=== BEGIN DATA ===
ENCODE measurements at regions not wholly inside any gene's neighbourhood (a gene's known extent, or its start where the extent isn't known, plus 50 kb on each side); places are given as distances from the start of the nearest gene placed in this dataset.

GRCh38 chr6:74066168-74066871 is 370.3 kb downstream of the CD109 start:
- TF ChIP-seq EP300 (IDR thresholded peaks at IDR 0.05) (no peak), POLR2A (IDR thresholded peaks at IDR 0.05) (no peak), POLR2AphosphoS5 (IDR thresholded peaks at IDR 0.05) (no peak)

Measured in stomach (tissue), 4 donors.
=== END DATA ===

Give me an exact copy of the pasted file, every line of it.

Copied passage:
ENCODE measurements at regions not wholly inside any gene's neighbourhood (a gene's known extent, or its start where the extent isn't known, plus 50 kb on each side); places are given as distances from the start of the nearest gene placed in this dataset.

GRCh38 chr6:74066168-74066871 is 370.3 kb downstream of the CD109 start:
- TF ChIP-seq EP300 (IDR thresholded peaks at IDR 0.05) (no peak), POLR2A (IDR thresholded peaks at IDR 0.05) (no peak), POLR2AphosphoS5 (IDR thresholded peaks at IDR 0.05) (no peak)

Measured in stomach (tissue), 4 donors.